The 2022 meeting ‘received higher levels of shareholder engagement than previous years,’ says M&S on its website, although the company still had to contend with a 30 percent revolt over its remuneration report.
Technology has a key role to play in helping companies better communicate with their retail holders, said Cynthia Alers, head of IR and M&A at FTSE 250-listed Elementis, during an IR Magazine Webinar on shareholder democracy.
‘The major sources of information for shareholders, both retail and institutional, are all very old-fashioned tools,’ she said. ‘It’s a PowerPoint presentation. It’s an annual report, even if it’s online. Or the dreaded prospectus – I just wrote one last month. It could be 300 pages.
‘Making an informed investment decision on that – with all the warnings that are plastered all over it saying shares can go up and down, you’re responsible for taking advice on this deal – it does scare an uninformed investor into going to other sources.
‘I think companies do need to work harder… Maintaining a website is much better than trying to do a printed annual report. It just takes a lot of time and effort to keep that website up to date.’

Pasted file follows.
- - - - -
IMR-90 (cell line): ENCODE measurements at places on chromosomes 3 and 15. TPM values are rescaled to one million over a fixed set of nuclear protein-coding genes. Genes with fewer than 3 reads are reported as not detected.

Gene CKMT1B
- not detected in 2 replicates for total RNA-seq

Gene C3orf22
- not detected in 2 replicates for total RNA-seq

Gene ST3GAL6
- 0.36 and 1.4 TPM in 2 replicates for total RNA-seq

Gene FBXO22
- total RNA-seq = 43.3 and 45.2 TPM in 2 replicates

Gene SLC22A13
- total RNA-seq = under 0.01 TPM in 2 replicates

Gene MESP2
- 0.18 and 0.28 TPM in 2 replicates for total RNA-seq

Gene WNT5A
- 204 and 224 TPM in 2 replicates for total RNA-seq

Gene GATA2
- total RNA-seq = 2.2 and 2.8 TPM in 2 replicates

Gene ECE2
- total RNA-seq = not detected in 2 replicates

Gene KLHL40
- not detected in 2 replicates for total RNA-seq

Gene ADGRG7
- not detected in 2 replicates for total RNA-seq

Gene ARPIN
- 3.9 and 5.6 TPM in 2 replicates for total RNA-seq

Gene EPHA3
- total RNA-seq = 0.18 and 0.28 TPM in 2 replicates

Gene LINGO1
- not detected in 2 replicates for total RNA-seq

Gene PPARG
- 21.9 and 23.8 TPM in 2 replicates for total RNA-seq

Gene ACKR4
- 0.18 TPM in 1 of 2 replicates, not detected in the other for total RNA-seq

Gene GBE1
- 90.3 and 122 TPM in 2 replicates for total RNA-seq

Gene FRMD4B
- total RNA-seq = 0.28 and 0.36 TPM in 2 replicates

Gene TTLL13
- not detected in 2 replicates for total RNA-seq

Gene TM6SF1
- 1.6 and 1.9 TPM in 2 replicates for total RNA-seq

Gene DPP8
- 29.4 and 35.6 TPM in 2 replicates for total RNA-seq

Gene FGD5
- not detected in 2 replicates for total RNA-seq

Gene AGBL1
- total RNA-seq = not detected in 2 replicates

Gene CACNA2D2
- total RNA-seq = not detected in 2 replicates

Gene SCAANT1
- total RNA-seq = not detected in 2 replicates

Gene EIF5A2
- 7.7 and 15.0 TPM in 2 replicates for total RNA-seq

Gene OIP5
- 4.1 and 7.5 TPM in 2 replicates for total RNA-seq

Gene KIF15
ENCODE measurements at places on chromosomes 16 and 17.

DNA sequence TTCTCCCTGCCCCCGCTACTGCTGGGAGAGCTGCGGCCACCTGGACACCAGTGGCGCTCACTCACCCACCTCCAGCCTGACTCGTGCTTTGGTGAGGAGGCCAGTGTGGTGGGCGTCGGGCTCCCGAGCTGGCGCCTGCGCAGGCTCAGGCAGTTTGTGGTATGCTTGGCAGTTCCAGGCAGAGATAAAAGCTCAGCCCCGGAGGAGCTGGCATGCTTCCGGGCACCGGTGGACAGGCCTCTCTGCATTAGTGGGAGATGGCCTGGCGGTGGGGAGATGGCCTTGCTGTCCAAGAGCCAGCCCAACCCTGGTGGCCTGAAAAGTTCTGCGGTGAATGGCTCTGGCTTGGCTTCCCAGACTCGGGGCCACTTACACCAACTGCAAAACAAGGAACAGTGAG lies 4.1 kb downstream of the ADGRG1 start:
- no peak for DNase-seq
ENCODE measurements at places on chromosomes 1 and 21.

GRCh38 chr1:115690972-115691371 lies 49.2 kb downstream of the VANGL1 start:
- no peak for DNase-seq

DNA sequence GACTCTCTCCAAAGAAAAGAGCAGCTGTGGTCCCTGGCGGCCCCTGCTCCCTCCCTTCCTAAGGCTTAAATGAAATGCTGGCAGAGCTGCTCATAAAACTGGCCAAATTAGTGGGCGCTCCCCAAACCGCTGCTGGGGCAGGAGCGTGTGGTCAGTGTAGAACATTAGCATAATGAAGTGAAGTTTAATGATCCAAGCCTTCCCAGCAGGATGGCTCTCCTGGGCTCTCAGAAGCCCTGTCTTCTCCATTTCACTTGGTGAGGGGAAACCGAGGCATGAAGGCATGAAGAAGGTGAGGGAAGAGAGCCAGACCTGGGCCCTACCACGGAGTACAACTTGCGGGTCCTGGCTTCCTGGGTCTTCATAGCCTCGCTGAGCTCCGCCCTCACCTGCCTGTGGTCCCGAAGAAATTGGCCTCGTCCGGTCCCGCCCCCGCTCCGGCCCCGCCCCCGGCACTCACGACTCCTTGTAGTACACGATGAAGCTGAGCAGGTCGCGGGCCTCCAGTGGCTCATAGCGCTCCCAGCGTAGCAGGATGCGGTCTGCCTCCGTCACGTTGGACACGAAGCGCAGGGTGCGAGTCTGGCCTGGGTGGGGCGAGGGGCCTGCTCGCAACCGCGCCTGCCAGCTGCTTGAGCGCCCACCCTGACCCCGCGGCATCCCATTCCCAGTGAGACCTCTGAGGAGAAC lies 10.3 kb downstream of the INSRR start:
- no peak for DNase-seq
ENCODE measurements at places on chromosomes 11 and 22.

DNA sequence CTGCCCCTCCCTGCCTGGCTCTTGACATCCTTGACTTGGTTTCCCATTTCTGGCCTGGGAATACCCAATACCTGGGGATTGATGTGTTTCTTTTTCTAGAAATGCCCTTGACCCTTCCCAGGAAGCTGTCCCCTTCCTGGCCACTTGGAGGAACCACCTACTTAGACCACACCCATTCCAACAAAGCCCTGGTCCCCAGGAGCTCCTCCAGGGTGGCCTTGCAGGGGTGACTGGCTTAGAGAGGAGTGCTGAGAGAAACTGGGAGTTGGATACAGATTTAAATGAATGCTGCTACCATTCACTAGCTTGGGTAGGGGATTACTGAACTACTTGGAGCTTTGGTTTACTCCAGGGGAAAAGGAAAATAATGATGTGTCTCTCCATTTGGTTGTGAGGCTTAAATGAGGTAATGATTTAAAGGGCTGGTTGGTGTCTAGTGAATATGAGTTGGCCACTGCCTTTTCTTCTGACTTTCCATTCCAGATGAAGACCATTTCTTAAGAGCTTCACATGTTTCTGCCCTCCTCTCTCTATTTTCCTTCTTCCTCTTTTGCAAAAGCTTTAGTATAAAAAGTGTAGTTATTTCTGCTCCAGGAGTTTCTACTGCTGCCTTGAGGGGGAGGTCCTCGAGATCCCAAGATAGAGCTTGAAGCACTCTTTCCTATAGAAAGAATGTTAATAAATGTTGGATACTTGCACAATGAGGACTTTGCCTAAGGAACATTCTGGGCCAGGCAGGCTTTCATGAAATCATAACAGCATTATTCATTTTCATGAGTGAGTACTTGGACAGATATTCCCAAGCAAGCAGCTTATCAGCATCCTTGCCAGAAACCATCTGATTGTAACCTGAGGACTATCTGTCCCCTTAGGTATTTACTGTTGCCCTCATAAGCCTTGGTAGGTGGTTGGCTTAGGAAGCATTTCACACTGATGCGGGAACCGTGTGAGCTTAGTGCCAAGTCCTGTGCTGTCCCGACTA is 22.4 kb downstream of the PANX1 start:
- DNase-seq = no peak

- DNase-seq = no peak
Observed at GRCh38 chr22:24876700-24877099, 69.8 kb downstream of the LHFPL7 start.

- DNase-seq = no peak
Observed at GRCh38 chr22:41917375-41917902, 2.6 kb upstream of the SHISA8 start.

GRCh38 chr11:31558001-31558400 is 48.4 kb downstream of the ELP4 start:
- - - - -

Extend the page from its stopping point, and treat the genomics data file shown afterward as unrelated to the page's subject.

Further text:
Alers, along with other speakers on the webinar, agreed that a key challenge of giving retail investors more say is making sure they are informed enough about corporate issues.
‘It’s a noble cause that the shareholders of a business can have a say in terms of where that business is going,’ said Neil Shah, director of content & strategy at Edison Group, speaking on the webinar. ‘But votes carry power, and you could be pushing a decision that is actually to the detriment of the company.
‘There might be trade-offs – [for example], between sustainability and profitability – that you need to weigh up. Also, you do see the market often getting caught up in near-term fads… There are dangers and I think the response to those dangers is to make sure you are informing, educating and engaging with the people who have that vote.’